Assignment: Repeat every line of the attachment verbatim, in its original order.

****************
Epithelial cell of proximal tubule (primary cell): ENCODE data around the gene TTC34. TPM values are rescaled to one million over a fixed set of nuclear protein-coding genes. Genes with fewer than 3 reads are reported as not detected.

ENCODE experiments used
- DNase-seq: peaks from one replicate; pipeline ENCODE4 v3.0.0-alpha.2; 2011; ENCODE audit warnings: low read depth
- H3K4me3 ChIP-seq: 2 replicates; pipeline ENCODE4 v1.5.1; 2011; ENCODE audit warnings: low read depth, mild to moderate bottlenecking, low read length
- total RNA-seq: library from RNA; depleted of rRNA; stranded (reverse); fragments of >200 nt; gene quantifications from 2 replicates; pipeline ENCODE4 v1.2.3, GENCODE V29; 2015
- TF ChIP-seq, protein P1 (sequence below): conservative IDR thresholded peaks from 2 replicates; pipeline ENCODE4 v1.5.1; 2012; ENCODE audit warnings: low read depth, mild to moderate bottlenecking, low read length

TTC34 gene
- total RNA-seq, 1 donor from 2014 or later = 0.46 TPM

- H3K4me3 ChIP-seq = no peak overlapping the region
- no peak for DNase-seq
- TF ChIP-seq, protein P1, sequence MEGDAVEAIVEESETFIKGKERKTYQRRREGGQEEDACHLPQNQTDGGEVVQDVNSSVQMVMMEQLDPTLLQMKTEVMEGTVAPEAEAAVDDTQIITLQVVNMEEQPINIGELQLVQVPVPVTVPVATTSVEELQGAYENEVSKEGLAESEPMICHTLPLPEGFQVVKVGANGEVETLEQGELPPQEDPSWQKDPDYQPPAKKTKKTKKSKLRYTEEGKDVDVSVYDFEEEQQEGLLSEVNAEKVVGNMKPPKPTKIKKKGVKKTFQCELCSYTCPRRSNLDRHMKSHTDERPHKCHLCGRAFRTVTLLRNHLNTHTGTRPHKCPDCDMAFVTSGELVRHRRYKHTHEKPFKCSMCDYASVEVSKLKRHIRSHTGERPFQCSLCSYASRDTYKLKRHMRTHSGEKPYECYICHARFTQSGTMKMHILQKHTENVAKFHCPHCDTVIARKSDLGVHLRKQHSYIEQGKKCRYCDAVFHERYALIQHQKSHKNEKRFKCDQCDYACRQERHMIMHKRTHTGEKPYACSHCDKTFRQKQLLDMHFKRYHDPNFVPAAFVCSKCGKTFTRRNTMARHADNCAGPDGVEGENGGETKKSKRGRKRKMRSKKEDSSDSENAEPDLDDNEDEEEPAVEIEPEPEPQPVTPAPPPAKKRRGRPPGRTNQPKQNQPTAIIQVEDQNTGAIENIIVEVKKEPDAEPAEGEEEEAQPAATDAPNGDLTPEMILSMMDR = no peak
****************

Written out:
Epithelial cell of proximal tubule (primary cell): ENCODE data around the gene TTC34. TPM values are rescaled to one million over a fixed set of nuclear protein-coding genes. Genes with fewer than 3 reads are reported as not detected.

ENCODE experiments used
- DNase-seq: peaks from one replicate; pipeline ENCODE4 v3.0.0-alpha.2; 2011; ENCODE audit warnings: low read depth
- H3K4me3 ChIP-seq: 2 replicates; pipeline ENCODE4 v1.5.1; 2011; ENCODE audit warnings: low read depth, mild to moderate bottlenecking, low read length
- total RNA-seq: library from RNA; depleted of rRNA; stranded (reverse); fragments of >200 nt; gene quantifications from 2 replicates; pipeline ENCODE4 v1.2.3, GENCODE V29; 2015
- TF ChIP-seq, protein P1 (sequence below): conservative IDR thresholded peaks from 2 replicates; pipeline ENCODE4 v1.5.1; 2012; ENCODE audit warnings: low read depth, mild to moderate bottlenecking, low read length

TTC34 gene
- total RNA-seq, 1 donor from 2014 or later = 0.46 TPM

- H3K4me3 ChIP-seq = no peak overlapping the region
- no peak for DNase-seq
- TF ChIP-seq, protein P1, sequence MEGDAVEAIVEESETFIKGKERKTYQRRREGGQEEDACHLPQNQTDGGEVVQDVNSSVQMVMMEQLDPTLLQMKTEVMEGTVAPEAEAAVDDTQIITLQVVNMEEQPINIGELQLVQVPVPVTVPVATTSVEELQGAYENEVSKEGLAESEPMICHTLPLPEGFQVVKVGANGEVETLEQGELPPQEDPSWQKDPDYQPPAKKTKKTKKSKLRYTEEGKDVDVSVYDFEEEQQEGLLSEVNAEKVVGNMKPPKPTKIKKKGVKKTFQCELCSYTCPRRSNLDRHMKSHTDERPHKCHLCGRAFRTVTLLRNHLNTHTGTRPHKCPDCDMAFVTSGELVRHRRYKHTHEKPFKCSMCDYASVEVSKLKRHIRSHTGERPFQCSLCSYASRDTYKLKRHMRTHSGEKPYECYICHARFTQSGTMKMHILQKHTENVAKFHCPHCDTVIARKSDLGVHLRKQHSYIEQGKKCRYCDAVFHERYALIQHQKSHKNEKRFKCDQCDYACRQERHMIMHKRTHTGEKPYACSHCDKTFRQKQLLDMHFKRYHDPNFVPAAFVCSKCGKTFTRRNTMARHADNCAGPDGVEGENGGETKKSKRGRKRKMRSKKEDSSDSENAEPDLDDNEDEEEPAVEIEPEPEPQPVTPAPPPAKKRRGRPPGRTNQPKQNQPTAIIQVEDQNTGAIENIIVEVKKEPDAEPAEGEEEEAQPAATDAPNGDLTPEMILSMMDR = no peak